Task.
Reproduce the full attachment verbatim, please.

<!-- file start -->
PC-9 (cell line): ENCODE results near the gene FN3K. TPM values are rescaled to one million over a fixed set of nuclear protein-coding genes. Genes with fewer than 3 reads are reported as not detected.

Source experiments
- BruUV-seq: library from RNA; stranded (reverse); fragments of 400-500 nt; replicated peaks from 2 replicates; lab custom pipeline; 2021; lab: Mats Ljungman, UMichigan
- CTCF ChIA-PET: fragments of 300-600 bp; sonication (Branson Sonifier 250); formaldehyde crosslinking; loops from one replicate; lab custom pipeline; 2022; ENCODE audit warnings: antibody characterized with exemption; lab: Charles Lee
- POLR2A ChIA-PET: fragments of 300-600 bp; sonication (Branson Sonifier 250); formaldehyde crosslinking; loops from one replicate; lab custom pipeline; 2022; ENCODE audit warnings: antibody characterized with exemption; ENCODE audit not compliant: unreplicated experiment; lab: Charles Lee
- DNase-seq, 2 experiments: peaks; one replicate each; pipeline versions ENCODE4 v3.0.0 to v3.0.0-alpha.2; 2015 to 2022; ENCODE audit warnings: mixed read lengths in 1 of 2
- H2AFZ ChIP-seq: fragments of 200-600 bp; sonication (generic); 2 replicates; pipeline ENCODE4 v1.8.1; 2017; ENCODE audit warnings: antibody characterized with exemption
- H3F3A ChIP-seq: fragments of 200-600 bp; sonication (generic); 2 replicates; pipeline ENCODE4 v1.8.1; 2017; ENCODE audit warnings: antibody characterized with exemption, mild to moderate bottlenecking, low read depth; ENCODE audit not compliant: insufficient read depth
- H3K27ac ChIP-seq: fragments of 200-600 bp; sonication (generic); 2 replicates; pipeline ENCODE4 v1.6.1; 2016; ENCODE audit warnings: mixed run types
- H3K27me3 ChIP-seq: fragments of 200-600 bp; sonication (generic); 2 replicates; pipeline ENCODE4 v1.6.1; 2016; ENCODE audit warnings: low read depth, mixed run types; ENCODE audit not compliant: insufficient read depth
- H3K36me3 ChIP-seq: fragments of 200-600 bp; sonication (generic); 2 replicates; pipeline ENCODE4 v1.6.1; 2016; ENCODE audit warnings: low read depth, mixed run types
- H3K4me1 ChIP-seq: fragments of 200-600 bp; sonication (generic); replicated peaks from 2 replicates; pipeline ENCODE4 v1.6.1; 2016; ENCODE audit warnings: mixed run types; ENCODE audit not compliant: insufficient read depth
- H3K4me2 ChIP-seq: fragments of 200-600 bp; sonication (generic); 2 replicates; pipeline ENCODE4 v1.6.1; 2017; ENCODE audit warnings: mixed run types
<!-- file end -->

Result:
PC-9 (cell line): ENCODE results near the gene FN3K. TPM values are rescaled to one million over a fixed set of nuclear protein-coding genes. Genes with fewer than 3 reads are reported as not detected.

Source experiments
- BruUV-seq: library from RNA; stranded (reverse); fragments of 400-500 nt; replicated peaks from 2 replicates; lab custom pipeline; 2021; lab: Mats Ljungman, UMichigan
- CTCF ChIA-PET: fragments of 300-600 bp; sonication (Branson Sonifier 250); formaldehyde crosslinking; loops from one replicate; lab custom pipeline; 2022; ENCODE audit warnings: antibody characterized with exemption; lab: Charles Lee
- POLR2A ChIA-PET: fragments of 300-600 bp; sonication (Branson Sonifier 250); formaldehyde crosslinking; loops from one replicate; lab custom pipeline; 2022; ENCODE audit warnings: antibody characterized with exemption; ENCODE audit not compliant: unreplicated experiment; lab: Charles Lee
- DNase-seq, 2 experiments: peaks; one replicate each; pipeline versions ENCODE4 v3.0.0 to v3.0.0-alpha.2; 2015 to 2022; ENCODE audit warnings: mixed read lengths in 1 of 2
- H2AFZ ChIP-seq: fragments of 200-600 bp; sonication (generic); 2 replicates; pipeline ENCODE4 v1.8.1; 2017; ENCODE audit warnings: antibody characterized with exemption
- H3F3A ChIP-seq: fragments of 200-600 bp; sonication (generic); 2 replicates; pipeline ENCODE4 v1.8.1; 2017; ENCODE audit warnings: antibody characterized with exemption, mild to moderate bottlenecking, low read depth; ENCODE audit not compliant: insufficient read depth
- H3K27ac ChIP-seq: fragments of 200-600 bp; sonication (generic); 2 replicates; pipeline ENCODE4 v1.6.1; 2016; ENCODE audit warnings: mixed run types
- H3K27me3 ChIP-seq: fragments of 200-600 bp; sonication (generic); 2 replicates; pipeline ENCODE4 v1.6.1; 2016; ENCODE audit warnings: low read depth, mixed run types; ENCODE audit not compliant: insufficient read depth
- H3K36me3 ChIP-seq: fragments of 200-600 bp; sonication (generic); 2 replicates; pipeline ENCODE4 v1.6.1; 2016; ENCODE audit warnings: low read depth, mixed run types
- H3K4me1 ChIP-seq: fragments of 200-600 bp; sonication (generic); replicated peaks from 2 replicates; pipeline ENCODE4 v1.6.1; 2016; ENCODE audit warnings: mixed run types; ENCODE audit not compliant: insufficient read depth
- H3K4me2 ChIP-seq: fragments of 200-600 bp; sonication (generic); 2 replicates; pipeline ENCODE4 v1.6.1; 2017; ENCODE audit warnings: mixed run types